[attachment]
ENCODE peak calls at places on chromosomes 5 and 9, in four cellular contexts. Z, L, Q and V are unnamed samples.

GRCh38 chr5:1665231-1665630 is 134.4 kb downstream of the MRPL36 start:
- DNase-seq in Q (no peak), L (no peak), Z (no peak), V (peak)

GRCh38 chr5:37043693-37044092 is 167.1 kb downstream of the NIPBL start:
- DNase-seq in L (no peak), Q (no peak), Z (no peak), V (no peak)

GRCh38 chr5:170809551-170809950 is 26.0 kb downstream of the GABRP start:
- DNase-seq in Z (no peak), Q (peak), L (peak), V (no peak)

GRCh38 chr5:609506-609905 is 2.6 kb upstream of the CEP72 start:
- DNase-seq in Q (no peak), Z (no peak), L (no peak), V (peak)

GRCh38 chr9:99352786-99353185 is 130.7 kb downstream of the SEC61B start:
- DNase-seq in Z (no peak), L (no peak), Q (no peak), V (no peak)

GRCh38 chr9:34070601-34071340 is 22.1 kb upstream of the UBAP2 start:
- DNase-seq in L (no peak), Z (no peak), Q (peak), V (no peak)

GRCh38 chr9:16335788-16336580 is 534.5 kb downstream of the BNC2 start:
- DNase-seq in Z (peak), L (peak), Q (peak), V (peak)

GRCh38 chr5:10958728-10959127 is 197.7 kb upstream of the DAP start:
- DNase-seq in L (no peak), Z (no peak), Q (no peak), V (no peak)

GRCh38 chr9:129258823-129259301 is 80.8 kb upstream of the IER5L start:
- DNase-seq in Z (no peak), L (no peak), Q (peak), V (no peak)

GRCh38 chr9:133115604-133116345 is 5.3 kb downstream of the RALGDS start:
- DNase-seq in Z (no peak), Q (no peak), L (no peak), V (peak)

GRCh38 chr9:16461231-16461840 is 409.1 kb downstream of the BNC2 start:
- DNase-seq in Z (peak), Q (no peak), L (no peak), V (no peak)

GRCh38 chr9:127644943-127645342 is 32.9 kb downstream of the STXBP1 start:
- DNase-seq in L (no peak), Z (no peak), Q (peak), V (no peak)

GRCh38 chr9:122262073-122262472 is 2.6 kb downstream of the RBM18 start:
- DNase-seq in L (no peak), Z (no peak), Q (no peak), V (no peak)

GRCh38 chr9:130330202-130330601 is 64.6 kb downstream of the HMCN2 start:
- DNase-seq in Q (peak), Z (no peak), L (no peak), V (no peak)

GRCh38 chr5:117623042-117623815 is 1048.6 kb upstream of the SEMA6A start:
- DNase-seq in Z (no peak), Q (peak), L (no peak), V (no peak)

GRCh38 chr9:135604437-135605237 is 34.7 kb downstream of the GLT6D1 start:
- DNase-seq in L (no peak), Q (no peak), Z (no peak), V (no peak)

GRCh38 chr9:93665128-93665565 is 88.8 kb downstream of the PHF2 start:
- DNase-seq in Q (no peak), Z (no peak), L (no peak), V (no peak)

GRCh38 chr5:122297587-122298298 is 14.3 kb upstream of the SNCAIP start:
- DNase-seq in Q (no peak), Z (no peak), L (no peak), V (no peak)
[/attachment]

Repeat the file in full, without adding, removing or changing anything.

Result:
ENCODE peak calls at places on chromosomes 5 and 9, in four cellular contexts. Z, L, Q and V are unnamed samples.

GRCh38 chr5:1665231-1665630 is 134.4 kb downstream of the MRPL36 start:
- DNase-seq in Q (no peak), L (no peak), Z (no peak), V (peak)

GRCh38 chr5:37043693-37044092 is 167.1 kb downstream of the NIPBL start:
- DNase-seq in L (no peak), Q (no peak), Z (no peak), V (no peak)

GRCh38 chr5:170809551-170809950 is 26.0 kb downstream of the GABRP start:
- DNase-seq in Z (no peak), Q (peak), L (peak), V (no peak)

GRCh38 chr5:609506-609905 is 2.6 kb upstream of the CEP72 start:
- DNase-seq in Q (no peak), Z (no peak), L (no peak), V (peak)

GRCh38 chr9:99352786-99353185 is 130.7 kb downstream of the SEC61B start:
- DNase-seq in Z (no peak), L (no peak), Q (no peak), V (no peak)

GRCh38 chr9:34070601-34071340 is 22.1 kb upstream of the UBAP2 start:
- DNase-seq in L (no peak), Z (no peak), Q (peak), V (no peak)

GRCh38 chr9:16335788-16336580 is 534.5 kb downstream of the BNC2 start:
- DNase-seq in Z (peak), L (peak), Q (peak), V (peak)

GRCh38 chr5:10958728-10959127 is 197.7 kb upstream of the DAP start:
- DNase-seq in L (no peak), Z (no peak), Q (no peak), V (no peak)

GRCh38 chr9:129258823-129259301 is 80.8 kb upstream of the IER5L start:
- DNase-seq in Z (no peak), L (no peak), Q (peak), V (no peak)

GRCh38 chr9:133115604-133116345 is 5.3 kb downstream of the RALGDS start:
- DNase-seq in Z (no peak), Q (no peak), L (no peak), V (peak)

GRCh38 chr9:16461231-16461840 is 409.1 kb downstream of the BNC2 start:
- DNase-seq in Z (peak), Q (no peak), L (no peak), V (no peak)

GRCh38 chr9:127644943-127645342 is 32.9 kb downstream of the STXBP1 start:
- DNase-seq in L (no peak), Z (no peak), Q (peak), V (no peak)

GRCh38 chr9:122262073-122262472 is 2.6 kb downstream of the RBM18 start:
- DNase-seq in L (no peak), Z (no peak), Q (no peak), V (no peak)

GRCh38 chr9:130330202-130330601 is 64.6 kb downstream of the HMCN2 start:
- DNase-seq in Q (peak), Z (no peak), L (no peak), V (no peak)

GRCh38 chr5:117623042-117623815 is 1048.6 kb upstream of the SEMA6A start:
- DNase-seq in Z (no peak), Q (peak), L (no peak), V (no peak)

GRCh38 chr9:135604437-135605237 is 34.7 kb downstream of the GLT6D1 start:
- DNase-seq in L (no peak), Q (no peak), Z (no peak), V (no peak)

GRCh38 chr9:93665128-93665565 is 88.8 kb downstream of the PHF2 start:
- DNase-seq in Q (no peak), Z (no peak), L (no peak), V (no peak)

GRCh38 chr5:122297587-122298298 is 14.3 kb upstream of the SNCAIP start:
- DNase-seq in Q (no peak), Z (no peak), L (no peak), V (no peak)